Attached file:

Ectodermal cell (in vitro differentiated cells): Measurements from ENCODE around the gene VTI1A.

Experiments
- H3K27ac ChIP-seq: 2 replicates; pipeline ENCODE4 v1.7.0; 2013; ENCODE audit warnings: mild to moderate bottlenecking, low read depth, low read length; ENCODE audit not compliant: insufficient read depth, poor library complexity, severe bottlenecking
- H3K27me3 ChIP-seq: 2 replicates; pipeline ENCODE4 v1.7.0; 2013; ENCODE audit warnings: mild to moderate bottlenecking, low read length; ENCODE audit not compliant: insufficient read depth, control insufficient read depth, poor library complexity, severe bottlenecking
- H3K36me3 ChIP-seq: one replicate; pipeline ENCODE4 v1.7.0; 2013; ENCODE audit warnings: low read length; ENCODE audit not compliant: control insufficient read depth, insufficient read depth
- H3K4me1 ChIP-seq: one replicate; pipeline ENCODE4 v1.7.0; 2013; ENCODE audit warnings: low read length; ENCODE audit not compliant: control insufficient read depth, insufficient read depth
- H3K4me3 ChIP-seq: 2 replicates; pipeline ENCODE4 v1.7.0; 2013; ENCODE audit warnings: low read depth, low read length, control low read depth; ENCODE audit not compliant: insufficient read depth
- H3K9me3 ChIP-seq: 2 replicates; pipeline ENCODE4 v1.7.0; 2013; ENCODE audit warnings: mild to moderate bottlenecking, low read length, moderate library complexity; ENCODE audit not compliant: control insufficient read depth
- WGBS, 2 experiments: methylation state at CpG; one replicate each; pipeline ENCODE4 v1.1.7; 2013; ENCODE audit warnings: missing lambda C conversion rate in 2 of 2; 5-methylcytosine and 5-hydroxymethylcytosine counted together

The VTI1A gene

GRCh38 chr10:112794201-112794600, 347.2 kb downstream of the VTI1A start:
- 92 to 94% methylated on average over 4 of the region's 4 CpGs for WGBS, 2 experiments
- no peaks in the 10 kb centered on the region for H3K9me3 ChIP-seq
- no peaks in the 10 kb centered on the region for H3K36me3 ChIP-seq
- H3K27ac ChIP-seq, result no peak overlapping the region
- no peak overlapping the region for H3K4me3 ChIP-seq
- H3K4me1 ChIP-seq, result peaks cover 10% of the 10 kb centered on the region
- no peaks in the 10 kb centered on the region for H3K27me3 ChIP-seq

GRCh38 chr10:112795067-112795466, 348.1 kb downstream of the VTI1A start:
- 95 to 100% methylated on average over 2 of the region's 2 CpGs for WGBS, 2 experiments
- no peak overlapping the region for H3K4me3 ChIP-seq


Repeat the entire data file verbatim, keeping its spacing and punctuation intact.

Ectodermal cell (in vitro differentiated cells): Measurements from ENCODE around the gene VTI1A.

Experiments
- H3K27ac ChIP-seq: 2 replicates; pipeline ENCODE4 v1.7.0; 2013; ENCODE audit warnings: mild to moderate bottlenecking, low read depth, low read length; ENCODE audit not compliant: insufficient read depth, poor library complexity, severe bottlenecking
- H3K27me3 ChIP-seq: 2 replicates; pipeline ENCODE4 v1.7.0; 2013; ENCODE audit warnings: mild to moderate bottlenecking, low read length; ENCODE audit not compliant: insufficient read depth, control insufficient read depth, poor library complexity, severe bottlenecking
- H3K36me3 ChIP-seq: one replicate; pipeline ENCODE4 v1.7.0; 2013; ENCODE audit warnings: low read length; ENCODE audit not compliant: control insufficient read depth, insufficient read depth
- H3K4me1 ChIP-seq: one replicate; pipeline ENCODE4 v1.7.0; 2013; ENCODE audit warnings: low read length; ENCODE audit not compliant: control insufficient read depth, insufficient read depth
- H3K4me3 ChIP-seq: 2 replicates; pipeline ENCODE4 v1.7.0; 2013; ENCODE audit warnings: low read depth, low read length, control low read depth; ENCODE audit not compliant: insufficient read depth
- H3K9me3 ChIP-seq: 2 replicates; pipeline ENCODE4 v1.7.0; 2013; ENCODE audit warnings: mild to moderate bottlenecking, low read length, moderate library complexity; ENCODE audit not compliant: control insufficient read depth
- WGBS, 2 experiments: methylation state at CpG; one replicate each; pipeline ENCODE4 v1.1.7; 2013; ENCODE audit warnings: missing lambda C conversion rate in 2 of 2; 5-methylcytosine and 5-hydroxymethylcytosine counted together

The VTI1A gene

GRCh38 chr10:112794201-112794600, 347.2 kb downstream of the VTI1A start:
- 92 to 94% methylated on average over 4 of the region's 4 CpGs for WGBS, 2 experiments
- no peaks in the 10 kb centered on the region for H3K9me3 ChIP-seq
- no peaks in the 10 kb centered on the region for H3K36me3 ChIP-seq
- H3K27ac ChIP-seq, result no peak overlapping the region
- no peak overlapping the region for H3K4me3 ChIP-seq
- H3K4me1 ChIP-seq, result peaks cover 10% of the 10 kb centered on the region
- no peaks in the 10 kb centered on the region for H3K27me3 ChIP-seq

GRCh38 chr10:112795067-112795466, 348.1 kb downstream of the VTI1A start:
- 95 to 100% methylated on average over 2 of the region's 2 CpGs for WGBS, 2 experiments
- no peak overlapping the region for H3K4me3 ChIP-seq